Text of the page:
United States District Court, E.D. Louisiana
UNITED STATES OF AMERICA, ET AL.
CYTOGEL PHARMA, LLC
ORDER AND REASONS
Van Meerveld United States Magistrate Judge.
the Court is the Motion for Entry of Protective Order filed
by plaintiff the Administrators of the Tulane Educational
Fund (“Tulane”), and joined by plaintiff the
United States acting through its Department of Veterans
Affairs (the “United States” or “VA”
and with Tulane, the “Plaintiffs”) (Rec. Doc.
102). For the following reasons, the Motion is GRANTED in
part and DENIED in part. The Parties shall submit by ex parte
motion a new proposed Protective Order in accordance with the
Court's ruling herein, within 7 days. Oral argument
scheduled for November 1, 2017, is CANCELLED.
lawsuit was filed by the Plaintiffs against defendant Cytogel
Pharma, LLC (“Cytogel”) seeking a ruling that
Plaintiffs are the sole owners of U.S. Patent No. 8, 716, 436
(the “436 Patent”) and related patent
applications and that counter-claim defendant Dr. James E.
Zadina (“Dr. Zadina”) and his colleague Dr.
Laszlo Hackler are the true inventors of the 436 Patent. In
its counterclaim, Cytogel alleges that Tulane, the United
States, and Dr. Zadina misappropriated its trade secrets and
confidential information. Cytogel alleges that Tulane
licensed its patented opioid-peptide technology to Cytogel
and that Cytogel retained Dr. Zadina, a Tulane professor, as
a consultant regarding the development of opioid compounds.
Cytogel alleges that the 436 Patent was developed by Dr.
Zadina using confidential Cytogel information. Cytogel seeks
a declaratory judgment that it is the owner of the 436 Patent
and also asserts claims for breach of contract, infringement
of other patents, misappropriation of trade secrets and other
state law claims.
parties agree that a protective order is appropriate in this
case to protect confidential documents. However, they have
come to an impasse regarding certain provisions of a
proposed Protective Order provides for two types of
confidential information: “Protected Information”
and “Protected Information - Attorneys' Eyes
Only.” Paragraph 7 of the proposed order lists the
persons to whom “Protected Information” may be
disclosed. Paragraph 8 lists the persons to whom
“Protected Information - Attorneys' Eyes
Only” may be disclosed by reference to the
subparagraphs of Paragraph 7 that refer to “outside
counsel, ” “consultant or independent expert,
” “litigation support services, ”
“witnesses in any deposition or other proceeding in
this Action, ” and “the Court.” Although
Protected Information can be disclosed to “in-house
counsel” and “designated employees, ”
Protected Information-Attorneys' Eyes Only cannot be
disclosed to these categories of persons. Cytogel proposes to
use the term “Designated Information” to refer to
both Protected Information and Protected
Information-Attorneys' Eyes Only.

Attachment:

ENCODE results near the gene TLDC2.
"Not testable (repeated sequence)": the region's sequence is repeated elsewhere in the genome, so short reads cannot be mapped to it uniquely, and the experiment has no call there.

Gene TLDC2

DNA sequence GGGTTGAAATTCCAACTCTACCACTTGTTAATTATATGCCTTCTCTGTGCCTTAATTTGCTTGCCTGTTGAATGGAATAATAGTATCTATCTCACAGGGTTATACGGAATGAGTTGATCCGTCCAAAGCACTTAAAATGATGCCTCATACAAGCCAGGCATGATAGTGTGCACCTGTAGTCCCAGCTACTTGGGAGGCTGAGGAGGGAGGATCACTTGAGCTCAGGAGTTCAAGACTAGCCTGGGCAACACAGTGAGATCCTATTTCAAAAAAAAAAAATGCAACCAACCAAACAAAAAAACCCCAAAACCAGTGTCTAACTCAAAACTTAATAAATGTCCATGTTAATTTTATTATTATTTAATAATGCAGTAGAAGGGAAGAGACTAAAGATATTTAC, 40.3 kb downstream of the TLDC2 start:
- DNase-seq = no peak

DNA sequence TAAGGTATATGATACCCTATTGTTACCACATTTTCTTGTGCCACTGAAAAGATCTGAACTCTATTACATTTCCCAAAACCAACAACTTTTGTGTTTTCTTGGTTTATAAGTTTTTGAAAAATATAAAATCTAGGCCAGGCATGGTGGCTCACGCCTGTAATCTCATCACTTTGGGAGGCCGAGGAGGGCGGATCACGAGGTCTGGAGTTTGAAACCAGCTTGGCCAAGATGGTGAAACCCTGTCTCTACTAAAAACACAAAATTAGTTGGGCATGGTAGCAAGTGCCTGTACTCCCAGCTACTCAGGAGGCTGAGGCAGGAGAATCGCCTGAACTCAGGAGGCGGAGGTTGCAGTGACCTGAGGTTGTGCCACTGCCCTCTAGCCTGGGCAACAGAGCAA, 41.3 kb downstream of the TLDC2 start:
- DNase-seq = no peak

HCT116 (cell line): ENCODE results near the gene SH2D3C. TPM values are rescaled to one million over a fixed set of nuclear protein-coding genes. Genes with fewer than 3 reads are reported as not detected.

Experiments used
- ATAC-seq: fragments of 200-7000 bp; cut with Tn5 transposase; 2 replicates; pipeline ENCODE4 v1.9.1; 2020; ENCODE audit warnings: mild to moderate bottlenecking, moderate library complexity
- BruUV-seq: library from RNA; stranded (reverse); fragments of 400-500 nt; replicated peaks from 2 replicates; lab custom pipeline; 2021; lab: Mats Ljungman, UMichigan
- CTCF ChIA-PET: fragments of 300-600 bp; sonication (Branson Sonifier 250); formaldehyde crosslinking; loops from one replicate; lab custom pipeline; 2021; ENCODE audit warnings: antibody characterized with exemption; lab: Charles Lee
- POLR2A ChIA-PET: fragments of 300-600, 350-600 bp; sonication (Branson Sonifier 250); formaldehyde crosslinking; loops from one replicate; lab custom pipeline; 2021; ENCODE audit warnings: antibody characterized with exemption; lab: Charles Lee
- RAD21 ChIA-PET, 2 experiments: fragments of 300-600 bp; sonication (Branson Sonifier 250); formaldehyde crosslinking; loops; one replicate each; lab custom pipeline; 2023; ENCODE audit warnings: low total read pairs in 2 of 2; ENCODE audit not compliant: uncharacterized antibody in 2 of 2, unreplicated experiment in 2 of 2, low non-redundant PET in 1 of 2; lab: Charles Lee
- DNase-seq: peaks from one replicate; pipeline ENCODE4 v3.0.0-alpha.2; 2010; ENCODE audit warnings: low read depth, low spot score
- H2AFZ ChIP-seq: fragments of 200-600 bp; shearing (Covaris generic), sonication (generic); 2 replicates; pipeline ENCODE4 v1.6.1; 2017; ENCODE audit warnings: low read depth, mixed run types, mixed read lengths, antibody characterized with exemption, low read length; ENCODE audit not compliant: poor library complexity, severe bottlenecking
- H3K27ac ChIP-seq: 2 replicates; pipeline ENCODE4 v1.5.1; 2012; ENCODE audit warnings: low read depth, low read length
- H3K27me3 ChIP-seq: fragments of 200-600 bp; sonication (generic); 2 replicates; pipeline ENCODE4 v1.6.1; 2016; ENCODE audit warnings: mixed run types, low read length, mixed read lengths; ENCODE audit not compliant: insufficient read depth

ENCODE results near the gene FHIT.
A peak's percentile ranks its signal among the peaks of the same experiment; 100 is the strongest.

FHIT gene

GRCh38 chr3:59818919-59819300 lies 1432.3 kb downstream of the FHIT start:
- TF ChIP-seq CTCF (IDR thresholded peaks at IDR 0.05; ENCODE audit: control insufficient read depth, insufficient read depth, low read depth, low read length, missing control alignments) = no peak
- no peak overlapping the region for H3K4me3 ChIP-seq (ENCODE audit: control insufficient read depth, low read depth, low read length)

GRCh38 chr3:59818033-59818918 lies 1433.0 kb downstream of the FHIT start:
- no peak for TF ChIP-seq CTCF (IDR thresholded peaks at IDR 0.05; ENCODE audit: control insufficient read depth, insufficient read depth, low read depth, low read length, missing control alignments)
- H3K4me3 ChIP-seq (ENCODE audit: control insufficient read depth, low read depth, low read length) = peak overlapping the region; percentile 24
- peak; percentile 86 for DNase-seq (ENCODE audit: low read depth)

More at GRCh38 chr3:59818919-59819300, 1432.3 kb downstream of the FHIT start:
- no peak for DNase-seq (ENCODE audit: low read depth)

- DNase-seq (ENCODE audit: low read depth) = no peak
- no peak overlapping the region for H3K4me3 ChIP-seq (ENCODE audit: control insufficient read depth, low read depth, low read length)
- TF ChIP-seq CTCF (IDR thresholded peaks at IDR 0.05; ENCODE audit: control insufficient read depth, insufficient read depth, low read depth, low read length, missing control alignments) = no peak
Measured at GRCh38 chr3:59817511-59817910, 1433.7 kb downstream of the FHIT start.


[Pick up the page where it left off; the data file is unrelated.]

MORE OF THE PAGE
first issue the parties dispute is the description of
“outside counsel” for purposes of Paragraph 7 and
8. Tulane proposes the following: “outside attorneys
for the Parties in the Action.” Cytogel proposes
instead “outside counsel of record for Parties in this
Action” and “outside counsel whom the Parties may
consult regarding this Action who have executed an agreement
in the form of Exhibit A attached hereto.” A
correlating change proposed by Cytogel in Paragraph 9 would
require that the designating party be provided with notice
and an executed copy of Exhibit A for outside counsel covered
by its proposed subparagraph (ii). If the other party
objects, Paragraph 9 requires that the party object within
five business days and that the party attempt to negotiate
the issue prior to coming to court.
complains that Cytogel's proposal would allow any
attorney to review the protected materials, even a Cytogel
board member or competitor as long as that person was
an attorney. Tulane further complains that the proposed
change would allow disclosure of Plaintiffs' information
without ever telling the Plaintiffs or allowing them an
opportunity to object. They point out that the proposed
Protective Order provides a procedure for disclosure of
Attorneys' Eyes Only information to individuals not
listed in Paragraph 8. That procedure requires that prior to
disclosure to a consultant, the party must provide the other
parties with notice and an opportunity to object. The notice
must include the person's name and title, present
employer, a curriculum vitae, and a copy of Exhibit A.
responds that it must be allowed to consult with other
outside counsel of its choosing about the litigation. Cytogel
points out that its proposal would not result in disclosure
without anyone “ever telling Plaintiffs” since
its change to Paragraph 9 would require notice to the
designating party. Cytogel adds that it would agree to
incorporate a waiting period of 2 business days between
notice and disclosure so each proposed person can be
considered between the parties on a case by case basis.
Cytogel adds that Tulane improperly references the mechanism
for disclosing Designated Information to people who are not
covered explicitly by the Protective Order. Cytogel points
out that this provision only applies to consultants, and
Tulane has taken the position that consulting attorneys would
not be covered.
parties present reasonable concerns. The Court finds the best
resolution is that non-record outside counsel be included in
the Protective Order, but that such outside counsel who is
not counsel of record be subject to the Paragraph 9 procedure
for consultants (that is, prior notice with an opportunity to
object). Accordingly, it appears this could be achieved by
(1) incorporating Cytogel's proposed changes to the
definition of outside counsel, and (2) deleting Cytogel's